NEW YORK (TheStreet) -- There is this romantic notion out there that student athletes should play for the love of the game and an education. I understand that, but this is real life. The NCAA and member universities around the nation are exploiting their best athletes and offering pennies on the dollar in return. Believe me, the term exploitation is not too strong a word. It is a business and they are fully taking advantage of their "employees."

Let's look at Florida State quarterback, and 2013 Heisman trophy winner, Jameis Winston. He is arguably the poster child for why student athletes deserve rewards for their athletic prowess. Florida State University, the NCAA, and all the memorabilia collectors out there are making millions off of his likeness. Why shouldn't he get a share of that profit?

Yes, I know he's getting an education. Currently, he'd likely be the first pick in the NFL draft, which would net him a several million dollar contract if he were allowed to move to the NFL. The problem is that athletes like him make too much money for their employers. The NCAA and its member universities can't allow such an asset to leave so soon. Because of this, they've made this crazy rule that he has to stay under their control for another year.

Meantime, they'll make much more money off of him. Should he blow out his knee or shoulder, tough luck. There's no empathy there. His stock would plummet and the university could very well rescind his scholarship. Heck, they'll do it to athletes who just aren't living up to their standards without regards to the kid's future.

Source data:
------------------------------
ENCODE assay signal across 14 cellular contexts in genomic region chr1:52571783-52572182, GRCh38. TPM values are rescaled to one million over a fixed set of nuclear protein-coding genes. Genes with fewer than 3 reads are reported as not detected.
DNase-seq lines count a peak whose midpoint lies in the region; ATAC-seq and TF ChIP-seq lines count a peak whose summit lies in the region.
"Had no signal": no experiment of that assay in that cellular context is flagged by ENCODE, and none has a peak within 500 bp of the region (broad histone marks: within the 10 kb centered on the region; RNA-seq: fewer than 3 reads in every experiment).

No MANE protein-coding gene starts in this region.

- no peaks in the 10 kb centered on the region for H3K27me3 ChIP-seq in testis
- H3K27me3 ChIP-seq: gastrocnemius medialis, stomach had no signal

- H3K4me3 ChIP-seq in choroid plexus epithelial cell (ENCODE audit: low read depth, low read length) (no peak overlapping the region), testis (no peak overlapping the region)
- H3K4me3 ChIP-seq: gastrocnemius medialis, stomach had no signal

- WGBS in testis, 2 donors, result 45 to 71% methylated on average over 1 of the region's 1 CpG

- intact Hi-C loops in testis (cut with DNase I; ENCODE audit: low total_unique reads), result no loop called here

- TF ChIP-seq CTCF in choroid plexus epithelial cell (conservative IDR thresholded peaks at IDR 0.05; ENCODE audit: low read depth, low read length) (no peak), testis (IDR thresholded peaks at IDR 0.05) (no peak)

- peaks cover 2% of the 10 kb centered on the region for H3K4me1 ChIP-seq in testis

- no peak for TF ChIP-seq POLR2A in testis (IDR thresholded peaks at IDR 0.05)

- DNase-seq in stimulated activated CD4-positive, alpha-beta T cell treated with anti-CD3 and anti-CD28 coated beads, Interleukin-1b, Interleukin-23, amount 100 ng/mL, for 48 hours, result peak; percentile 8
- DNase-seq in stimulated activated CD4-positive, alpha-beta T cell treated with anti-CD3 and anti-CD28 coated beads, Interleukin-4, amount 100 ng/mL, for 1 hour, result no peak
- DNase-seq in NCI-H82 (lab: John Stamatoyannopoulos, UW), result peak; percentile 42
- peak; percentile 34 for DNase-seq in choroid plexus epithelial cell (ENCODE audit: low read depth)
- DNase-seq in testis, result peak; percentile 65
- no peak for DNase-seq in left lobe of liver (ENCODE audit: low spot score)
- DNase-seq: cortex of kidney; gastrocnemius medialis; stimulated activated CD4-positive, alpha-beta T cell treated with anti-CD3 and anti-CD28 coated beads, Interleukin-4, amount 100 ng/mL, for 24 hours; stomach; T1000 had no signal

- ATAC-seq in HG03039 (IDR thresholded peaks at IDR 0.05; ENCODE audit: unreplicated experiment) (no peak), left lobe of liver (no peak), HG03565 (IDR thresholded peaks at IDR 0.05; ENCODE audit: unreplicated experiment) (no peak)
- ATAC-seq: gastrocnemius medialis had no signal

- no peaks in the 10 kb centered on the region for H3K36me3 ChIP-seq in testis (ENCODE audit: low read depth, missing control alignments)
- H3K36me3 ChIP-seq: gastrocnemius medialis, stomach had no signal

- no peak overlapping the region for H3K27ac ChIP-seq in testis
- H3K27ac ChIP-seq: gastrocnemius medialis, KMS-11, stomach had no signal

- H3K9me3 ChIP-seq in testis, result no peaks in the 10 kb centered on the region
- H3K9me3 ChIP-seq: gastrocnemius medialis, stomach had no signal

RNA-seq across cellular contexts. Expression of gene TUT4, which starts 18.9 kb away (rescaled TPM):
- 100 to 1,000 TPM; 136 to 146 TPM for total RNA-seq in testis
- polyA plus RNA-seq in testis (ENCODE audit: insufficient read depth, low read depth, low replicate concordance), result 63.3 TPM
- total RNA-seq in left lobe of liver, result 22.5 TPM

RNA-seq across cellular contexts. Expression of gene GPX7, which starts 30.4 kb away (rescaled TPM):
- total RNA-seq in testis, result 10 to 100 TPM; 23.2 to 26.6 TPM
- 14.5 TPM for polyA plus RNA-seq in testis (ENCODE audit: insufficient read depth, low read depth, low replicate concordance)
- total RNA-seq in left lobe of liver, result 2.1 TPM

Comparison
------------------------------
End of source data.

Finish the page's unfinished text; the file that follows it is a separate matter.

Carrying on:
Are you aware of how many athletes will sign with a university like Alabama, show up to camp, get cut, and lose their scholarship? What makes it worse is that they then have to transfer and lose a year of eligibility just because Nick Saban, for example, and coaches like him, offer more scholarships than they can provide. The schools never know exactly who will end up signing with them and who will not. These kids are just hopeful employees.

Of course, the vast majority of college athletes do not bring in this kind of money for their institution. The question is: How do we make it fair?

Easy. Allow athletes to profit off of their own names. For example, let athletes do commercials or sign their jerseys. It doesn't hurt the institution, and athletes can capitalize on their own fame.

No other profession prevents people from leaving early to start their career. If you still want to hold onto the notion that it is an amateur event, just remember that the ultimate "amateur" competition, the Olympics, allows athletes to profit off of their names. This is an outdated concept and simple exploitation.

At the time of publication, the author held no positions in any of the stocks mentioned.

This article represents the opinion of a contributor and not necessarily that of TheStreet or its editorial staff.